By Jean Allain
Today is International Day for the Remembrance of the Slave Trade and its Abolition, established by UNESCO “to inscribe the tragedy of the slave trade in the memory of peoples.”
That tragedy was the development of, in Robin Blackburn’s words, a “different species of slavery.” One that took the artisan slavery of old (consisting in the main of handfuls of slaves working on small estates or as domestic servants) and industrialised it, creating plantations in the Americas which fed the near insatiable appetite of Europeans for sugar, coffee, and tobacco.
Thanks to the Trans-Atlantic Slave Trade Database, we know that between the 16th and 19th century, more than 12.5 million individuals were taken as slaves from Africa.
In essence there were two transatlantic slave trade routes which emerged as a result of international agreements. Portugal, and later an independent Brazil, carried out an unhindered trade south of the equator until late into 19th century. This, the greater of the two slave-trade routes, emerged as an encounter between Brazil and the two Portuguese colonies of Mozambique and Angola, where nearly half of all slaves taken during the Transatlantic slave trade embarked (more than 5 million).
The second trade route, north of the equator was triangular in nature. Goods from Europe (including firearms which fuelled African rivalries and created emperors) were destined for African leaders. These leaders delivered slaves from the interior to the coast through conquest, for embarkation from places such as Elmina on the Gold Coast in modern day Ghana and Ouidah on the Slave Coast in today’s Benin. During the second leg of this triangular trade, the human cargo on board and destined for the Americas, travelled through the horrors of the so-called ‘middle passage’ where more than 2 million lost their lives crossing the Atlantic. Once disembarked, the stores of ships were once more filled with slave-produced commodities, which drove the economy of the Americas, for the final leg of their voyage back to the Old Continent.
The transatlantic slave trade changed the face of the Americas. In the wake of the decimation of the indigenous populations, Africans came to make up the majority of the populations of most countries of the Americas during the 16th and early 17th century. It was not until African slaves had built the infrastructures of the Western Hemisphere and the age of sail gave way to steam, that the ‘Great Era of Migration’ of Europeans took place in the mid-19th century, thus allowing Europeans to displace Africans as the largest population to colonise the New World.
The legacy of the transatlantic slave trade is found in faces throughout the Americas, most evidently on the Eastern seaboard, where from Nova Scotia to Terra del Fuego, African descendents make up large segments of the population.
The 23rd of August was chosen by UNESCO as this date of Remembrance in honor of a 1791 slave revolt which would ultimately lead to Haitian independence.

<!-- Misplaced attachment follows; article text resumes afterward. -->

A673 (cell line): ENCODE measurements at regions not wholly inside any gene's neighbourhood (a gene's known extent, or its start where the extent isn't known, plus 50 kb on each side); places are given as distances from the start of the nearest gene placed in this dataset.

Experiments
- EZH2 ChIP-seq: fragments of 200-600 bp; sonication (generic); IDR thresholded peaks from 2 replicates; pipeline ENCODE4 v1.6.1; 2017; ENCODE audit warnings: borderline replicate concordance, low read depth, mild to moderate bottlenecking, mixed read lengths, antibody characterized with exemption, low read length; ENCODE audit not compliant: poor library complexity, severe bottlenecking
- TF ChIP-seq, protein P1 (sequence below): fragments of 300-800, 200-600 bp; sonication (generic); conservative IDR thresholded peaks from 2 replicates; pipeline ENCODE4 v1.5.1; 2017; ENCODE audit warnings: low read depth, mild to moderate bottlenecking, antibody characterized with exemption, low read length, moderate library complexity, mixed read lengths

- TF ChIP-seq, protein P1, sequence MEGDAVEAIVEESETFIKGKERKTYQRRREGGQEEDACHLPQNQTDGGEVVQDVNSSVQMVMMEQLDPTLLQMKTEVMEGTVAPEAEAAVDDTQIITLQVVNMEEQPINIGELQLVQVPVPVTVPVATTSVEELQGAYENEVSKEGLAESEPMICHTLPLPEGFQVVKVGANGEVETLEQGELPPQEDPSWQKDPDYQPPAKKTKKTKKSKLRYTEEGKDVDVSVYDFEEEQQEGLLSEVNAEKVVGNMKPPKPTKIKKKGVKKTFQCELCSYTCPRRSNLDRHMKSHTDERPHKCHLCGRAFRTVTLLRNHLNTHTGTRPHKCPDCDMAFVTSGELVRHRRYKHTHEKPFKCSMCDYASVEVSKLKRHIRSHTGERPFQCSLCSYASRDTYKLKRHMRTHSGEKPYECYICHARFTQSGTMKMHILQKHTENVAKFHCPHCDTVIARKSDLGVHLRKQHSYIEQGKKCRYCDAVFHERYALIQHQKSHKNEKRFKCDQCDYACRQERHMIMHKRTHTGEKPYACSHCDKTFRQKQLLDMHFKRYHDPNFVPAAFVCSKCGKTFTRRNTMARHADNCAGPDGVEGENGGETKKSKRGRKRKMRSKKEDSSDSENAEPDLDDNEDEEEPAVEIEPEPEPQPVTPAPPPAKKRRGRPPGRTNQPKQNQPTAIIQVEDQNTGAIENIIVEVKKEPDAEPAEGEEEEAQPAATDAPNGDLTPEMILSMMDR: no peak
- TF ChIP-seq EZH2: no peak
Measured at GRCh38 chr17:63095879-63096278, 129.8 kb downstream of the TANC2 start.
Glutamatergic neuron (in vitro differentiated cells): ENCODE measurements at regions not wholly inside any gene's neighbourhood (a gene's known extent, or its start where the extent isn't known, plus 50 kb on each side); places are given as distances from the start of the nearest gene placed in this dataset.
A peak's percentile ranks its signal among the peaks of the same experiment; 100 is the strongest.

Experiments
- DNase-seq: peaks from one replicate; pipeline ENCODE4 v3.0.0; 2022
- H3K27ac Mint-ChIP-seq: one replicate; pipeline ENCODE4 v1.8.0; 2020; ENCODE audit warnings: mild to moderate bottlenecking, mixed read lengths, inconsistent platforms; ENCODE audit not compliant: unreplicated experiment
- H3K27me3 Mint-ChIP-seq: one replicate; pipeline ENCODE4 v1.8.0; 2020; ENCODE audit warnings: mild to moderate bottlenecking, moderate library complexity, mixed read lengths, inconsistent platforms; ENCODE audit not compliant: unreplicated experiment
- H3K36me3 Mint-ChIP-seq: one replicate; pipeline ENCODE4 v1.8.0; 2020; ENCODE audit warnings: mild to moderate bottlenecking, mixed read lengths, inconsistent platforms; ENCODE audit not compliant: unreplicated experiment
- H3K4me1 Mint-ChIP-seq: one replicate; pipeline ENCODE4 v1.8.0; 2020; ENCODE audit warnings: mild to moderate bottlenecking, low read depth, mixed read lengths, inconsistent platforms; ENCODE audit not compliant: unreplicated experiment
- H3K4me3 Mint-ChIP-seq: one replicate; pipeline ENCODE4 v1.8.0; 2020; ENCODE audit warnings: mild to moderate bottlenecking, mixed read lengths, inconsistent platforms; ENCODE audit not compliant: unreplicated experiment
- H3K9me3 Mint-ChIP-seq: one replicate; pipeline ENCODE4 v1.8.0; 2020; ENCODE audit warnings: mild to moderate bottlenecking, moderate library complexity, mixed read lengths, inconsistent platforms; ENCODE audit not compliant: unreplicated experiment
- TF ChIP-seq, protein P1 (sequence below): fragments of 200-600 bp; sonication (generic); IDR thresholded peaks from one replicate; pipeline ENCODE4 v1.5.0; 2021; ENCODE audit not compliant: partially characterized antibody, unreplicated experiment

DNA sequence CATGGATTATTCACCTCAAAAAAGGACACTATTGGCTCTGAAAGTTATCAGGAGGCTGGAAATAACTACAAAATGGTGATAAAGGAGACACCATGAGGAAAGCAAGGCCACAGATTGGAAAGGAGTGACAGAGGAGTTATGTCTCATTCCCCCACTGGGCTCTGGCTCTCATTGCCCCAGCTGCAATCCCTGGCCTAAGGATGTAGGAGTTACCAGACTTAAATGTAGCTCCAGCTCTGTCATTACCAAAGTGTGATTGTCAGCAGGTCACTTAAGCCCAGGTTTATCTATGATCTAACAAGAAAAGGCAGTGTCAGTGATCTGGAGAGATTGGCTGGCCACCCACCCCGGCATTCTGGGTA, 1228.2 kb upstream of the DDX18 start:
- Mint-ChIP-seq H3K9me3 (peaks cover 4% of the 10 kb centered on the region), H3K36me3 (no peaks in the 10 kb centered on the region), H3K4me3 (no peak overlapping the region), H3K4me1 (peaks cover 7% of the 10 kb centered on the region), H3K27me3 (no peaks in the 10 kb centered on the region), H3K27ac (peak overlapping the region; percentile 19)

Over the last 50 years, there has been much debate over why the United Kingdom moved in 1807 from being the largest slaving nation (at this point in time, every second slave destined for the New World was transported on British flagged ships) to abolishing the slave-trade a sea destined for its colonies. That debate (Williams vs Drescher) had originally focused on abolition having transpired for moral reasons vs economic reasons. The former focused on internal politics in England and the rise of the abolitionist movement. The latter focused on British foreign policy after its loss of the United States of America and its new found dominance of the seas after Trafalgar.
Yet over the last decade or so the debate has gained a new voice: that of the slaves themselves and their role through rebellion and resistance. Slavery became less tenable in the Age of Revolution, especially as the French Declaration of the Rights of Man was internalised throughout the Americas.
Slavery did not start with the transatlantic slave trade, nor did it stop with its abolition.
Today we recognise, in law, that slavery can transpire even when laws allowing for it have long been abolished. Yet just as the outlawing of torture does not mean that torture has disappeared, so too has there been a recognition that slavery remains part of the fabric of our contemporary societies. Nowhere is this more evident that in the United Kingdom, where in 1772 it was declared that Britain was ”a soil whose air is deemed too pure for slaves to breathe in it,” only to find itself legislating in 2009 to in fact criminalise slavery.
While it is often thought that owning a person was fundamental to slavery, the research of late has shown that not only were people enslaved without legal ownership at the fringes of slave societies throughout the Americas. The legal definition of slavery established nearly 90 years ago in an era when legal ownership was still possible, is actually resilient enough to be used today, as it has been, to prosecute people in various parts of the world for contemporary cases of enslavement.
Jean Allain is Professor of Public International Law, Queen’s University Belfast, and an Extraordinary Professor, Centre for Human Rights, Faculty of Law, University of Pretoria, South Africa. He is author of Slavery in International Law and editor of The Legal Understanding of Slavery.
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Image credit: Triangular trade between western Europe, Africa and Americas by Sémhur. GNU Free Documentation License via Wikimedia Commons.
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